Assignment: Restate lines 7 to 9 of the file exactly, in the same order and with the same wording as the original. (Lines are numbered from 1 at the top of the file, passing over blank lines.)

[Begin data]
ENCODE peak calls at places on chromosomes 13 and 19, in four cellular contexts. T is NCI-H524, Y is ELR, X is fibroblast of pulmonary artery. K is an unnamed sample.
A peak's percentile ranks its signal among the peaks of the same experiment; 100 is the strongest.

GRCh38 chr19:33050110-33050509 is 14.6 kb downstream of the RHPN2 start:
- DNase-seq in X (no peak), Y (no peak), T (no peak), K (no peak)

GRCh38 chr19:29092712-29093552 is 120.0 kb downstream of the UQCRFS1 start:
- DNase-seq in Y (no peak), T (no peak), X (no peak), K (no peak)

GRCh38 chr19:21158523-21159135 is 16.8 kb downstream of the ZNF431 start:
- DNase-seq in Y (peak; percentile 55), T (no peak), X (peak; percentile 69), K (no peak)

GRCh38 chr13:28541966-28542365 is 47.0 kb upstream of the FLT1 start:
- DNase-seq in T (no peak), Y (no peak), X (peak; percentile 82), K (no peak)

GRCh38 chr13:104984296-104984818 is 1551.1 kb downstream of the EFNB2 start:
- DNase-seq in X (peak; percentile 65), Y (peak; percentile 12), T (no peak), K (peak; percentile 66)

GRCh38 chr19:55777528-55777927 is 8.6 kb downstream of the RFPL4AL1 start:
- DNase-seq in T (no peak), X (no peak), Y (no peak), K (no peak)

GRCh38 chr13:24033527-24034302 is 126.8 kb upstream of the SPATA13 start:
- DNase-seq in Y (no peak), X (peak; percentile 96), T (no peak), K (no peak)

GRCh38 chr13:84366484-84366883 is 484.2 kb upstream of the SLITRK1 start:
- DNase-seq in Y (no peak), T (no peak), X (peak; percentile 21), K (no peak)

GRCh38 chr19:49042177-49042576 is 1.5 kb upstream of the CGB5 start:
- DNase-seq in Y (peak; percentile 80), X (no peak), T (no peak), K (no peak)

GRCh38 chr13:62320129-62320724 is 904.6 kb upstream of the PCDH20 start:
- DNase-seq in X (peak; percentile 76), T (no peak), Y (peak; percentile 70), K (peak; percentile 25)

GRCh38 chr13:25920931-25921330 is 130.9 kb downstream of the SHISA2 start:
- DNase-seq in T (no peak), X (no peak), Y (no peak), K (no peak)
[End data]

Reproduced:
GRCh38 chr19:21158523-21159135 is 16.8 kb downstream of the ZNF431 start:
- DNase-seq in Y (peak; percentile 55), T (no peak), X (peak; percentile 69), K (no peak)

GRCh38 chr13:28541966-28542365 is 47.0 kb upstream of the FLT1 start: